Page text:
San Jose sells its bonds in June or July because it needs to get them on the county’s tax rolls in August and it’s the beginning of the fiscal year, Cooper said.
Cooper said she expects the debt will receive as much interest as the $502 million in new money and taxable GOs sold in 2019 that included the first sale of Measure T bonds, which generated a good amount of interest.
The city sold those bonds in five tranches: $140.3 million Series 2019A-1, $33 million taxable series 2019A-2, $66.5 million taxable Series 2019B, $158.2 million Series C tax exempt refunding and $103 million taxable refunding. It paired like bonds and sold them in three separate bidding groups receiving bids from five to 11 bidders during the auction.
“We expect to see as much appetite for these bonds,” Cooper said.
When the city’s voters authorized the issuance of the Measure T bonds, the bond measure arguments assumed all bonds would pay interest at a 5% rate for tax-exempt bonds and a 6% rate for taxable bonds, according to a report Cooper made to the City Council on August 1, 2019.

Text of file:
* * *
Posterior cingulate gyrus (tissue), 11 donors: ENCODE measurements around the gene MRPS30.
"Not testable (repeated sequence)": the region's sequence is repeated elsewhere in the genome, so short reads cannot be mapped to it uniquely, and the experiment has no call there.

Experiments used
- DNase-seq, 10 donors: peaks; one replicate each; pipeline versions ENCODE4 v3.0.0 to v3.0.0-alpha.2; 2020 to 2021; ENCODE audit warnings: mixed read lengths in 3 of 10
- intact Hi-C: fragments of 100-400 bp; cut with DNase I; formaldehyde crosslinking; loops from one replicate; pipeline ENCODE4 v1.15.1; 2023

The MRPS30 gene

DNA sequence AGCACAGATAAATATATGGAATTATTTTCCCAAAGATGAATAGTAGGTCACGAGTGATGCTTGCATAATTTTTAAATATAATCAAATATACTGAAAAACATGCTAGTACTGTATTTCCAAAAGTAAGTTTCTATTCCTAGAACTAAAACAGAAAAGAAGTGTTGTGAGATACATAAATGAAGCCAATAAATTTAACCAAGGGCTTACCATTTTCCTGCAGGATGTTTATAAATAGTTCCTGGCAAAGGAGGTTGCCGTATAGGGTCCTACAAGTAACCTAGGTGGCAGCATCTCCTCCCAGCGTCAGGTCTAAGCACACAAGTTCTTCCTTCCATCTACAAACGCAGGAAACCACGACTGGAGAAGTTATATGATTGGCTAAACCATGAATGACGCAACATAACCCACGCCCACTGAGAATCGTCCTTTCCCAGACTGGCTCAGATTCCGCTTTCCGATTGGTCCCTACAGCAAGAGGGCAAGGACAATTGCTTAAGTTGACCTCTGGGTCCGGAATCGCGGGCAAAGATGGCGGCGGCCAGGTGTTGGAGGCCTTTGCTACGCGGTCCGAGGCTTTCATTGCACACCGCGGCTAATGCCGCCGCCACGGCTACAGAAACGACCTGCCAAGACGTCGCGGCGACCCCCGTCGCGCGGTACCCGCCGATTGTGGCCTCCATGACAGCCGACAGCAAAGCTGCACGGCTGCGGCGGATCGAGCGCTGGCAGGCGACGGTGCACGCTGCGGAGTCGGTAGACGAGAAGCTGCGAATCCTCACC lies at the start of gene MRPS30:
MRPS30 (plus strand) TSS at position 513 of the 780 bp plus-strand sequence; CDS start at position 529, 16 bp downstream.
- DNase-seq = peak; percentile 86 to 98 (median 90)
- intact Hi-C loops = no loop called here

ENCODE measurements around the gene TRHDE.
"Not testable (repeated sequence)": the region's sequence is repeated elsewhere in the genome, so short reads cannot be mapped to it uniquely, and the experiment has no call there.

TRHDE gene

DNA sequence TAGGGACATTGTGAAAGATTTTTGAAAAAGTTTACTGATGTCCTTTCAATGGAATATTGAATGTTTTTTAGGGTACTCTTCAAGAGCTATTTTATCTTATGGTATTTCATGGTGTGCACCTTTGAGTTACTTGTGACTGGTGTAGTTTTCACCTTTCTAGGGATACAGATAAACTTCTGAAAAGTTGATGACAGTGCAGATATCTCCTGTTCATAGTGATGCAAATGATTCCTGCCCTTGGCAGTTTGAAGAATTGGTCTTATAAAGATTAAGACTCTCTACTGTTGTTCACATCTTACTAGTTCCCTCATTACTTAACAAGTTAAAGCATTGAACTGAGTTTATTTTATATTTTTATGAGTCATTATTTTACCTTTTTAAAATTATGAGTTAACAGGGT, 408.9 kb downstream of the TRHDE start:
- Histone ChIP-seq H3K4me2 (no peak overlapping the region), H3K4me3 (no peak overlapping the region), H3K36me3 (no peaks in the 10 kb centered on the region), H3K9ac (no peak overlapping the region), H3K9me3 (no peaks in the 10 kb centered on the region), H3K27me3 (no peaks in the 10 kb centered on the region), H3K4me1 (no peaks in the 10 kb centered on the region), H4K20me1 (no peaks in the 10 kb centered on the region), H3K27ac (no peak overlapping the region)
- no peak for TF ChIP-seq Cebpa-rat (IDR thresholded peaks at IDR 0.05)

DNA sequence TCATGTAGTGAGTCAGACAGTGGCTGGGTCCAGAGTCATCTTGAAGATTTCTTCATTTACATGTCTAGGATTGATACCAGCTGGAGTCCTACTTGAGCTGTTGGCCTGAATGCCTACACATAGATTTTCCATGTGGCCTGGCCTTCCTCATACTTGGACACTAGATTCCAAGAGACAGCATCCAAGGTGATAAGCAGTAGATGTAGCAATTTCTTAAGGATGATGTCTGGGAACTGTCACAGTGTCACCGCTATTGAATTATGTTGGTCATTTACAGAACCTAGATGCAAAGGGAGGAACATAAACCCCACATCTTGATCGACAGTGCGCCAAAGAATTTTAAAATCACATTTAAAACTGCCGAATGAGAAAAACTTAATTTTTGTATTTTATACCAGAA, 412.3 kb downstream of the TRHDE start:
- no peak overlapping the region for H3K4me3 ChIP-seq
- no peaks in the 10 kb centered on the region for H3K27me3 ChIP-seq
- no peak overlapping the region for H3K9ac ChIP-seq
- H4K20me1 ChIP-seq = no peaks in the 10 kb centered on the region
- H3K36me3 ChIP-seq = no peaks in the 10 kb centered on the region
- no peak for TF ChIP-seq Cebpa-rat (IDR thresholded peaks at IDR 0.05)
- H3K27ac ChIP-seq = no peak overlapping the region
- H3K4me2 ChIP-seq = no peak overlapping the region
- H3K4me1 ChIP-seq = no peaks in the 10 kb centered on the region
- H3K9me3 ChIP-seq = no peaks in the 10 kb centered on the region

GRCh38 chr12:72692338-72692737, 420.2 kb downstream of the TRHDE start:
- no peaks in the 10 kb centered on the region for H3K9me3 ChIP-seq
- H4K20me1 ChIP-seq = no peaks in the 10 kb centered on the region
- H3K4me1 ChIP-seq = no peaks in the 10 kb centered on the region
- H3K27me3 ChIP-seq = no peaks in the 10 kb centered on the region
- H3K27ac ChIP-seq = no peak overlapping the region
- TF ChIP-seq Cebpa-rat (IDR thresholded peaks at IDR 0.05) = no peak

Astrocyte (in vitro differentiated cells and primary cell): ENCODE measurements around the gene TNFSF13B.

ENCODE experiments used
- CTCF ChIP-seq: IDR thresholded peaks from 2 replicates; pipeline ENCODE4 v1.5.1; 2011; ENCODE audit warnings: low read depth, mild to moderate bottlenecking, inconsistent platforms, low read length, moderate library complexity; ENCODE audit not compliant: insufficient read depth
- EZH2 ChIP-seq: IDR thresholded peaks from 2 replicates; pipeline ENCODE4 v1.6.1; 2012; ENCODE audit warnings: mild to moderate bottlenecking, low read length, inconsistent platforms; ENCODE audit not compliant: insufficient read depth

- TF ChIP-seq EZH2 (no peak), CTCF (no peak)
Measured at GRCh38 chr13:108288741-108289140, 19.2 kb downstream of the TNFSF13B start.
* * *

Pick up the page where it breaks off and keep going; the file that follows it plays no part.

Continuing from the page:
The actual aggregate true interest cost obtained for the 2019 bonds was 2.867%, which was significantly lower than expected, and 1.402% lower than the lowest interest cost for the city’s previous GO bond sales, Cooper wrote.
The city will achieve $63.2 million in net present value savings on the debt it refunded in 2019, according to the report.
The interest rates on the tax-exempt 2019 bonds were also lower than those of the AAA Municipal Market Data index for July 9, 2019, with a weighted average spread of roughly 0.59%, Cooper wrote.
“We just looking forward to receiving a lot of bids,” Cooper said. “This is the bread-and-butter of what munis do — providing infrastructure for the community. As we are coming out of the pandemic, $200 million in GOs means a lot of of construction and a lot of jobs.”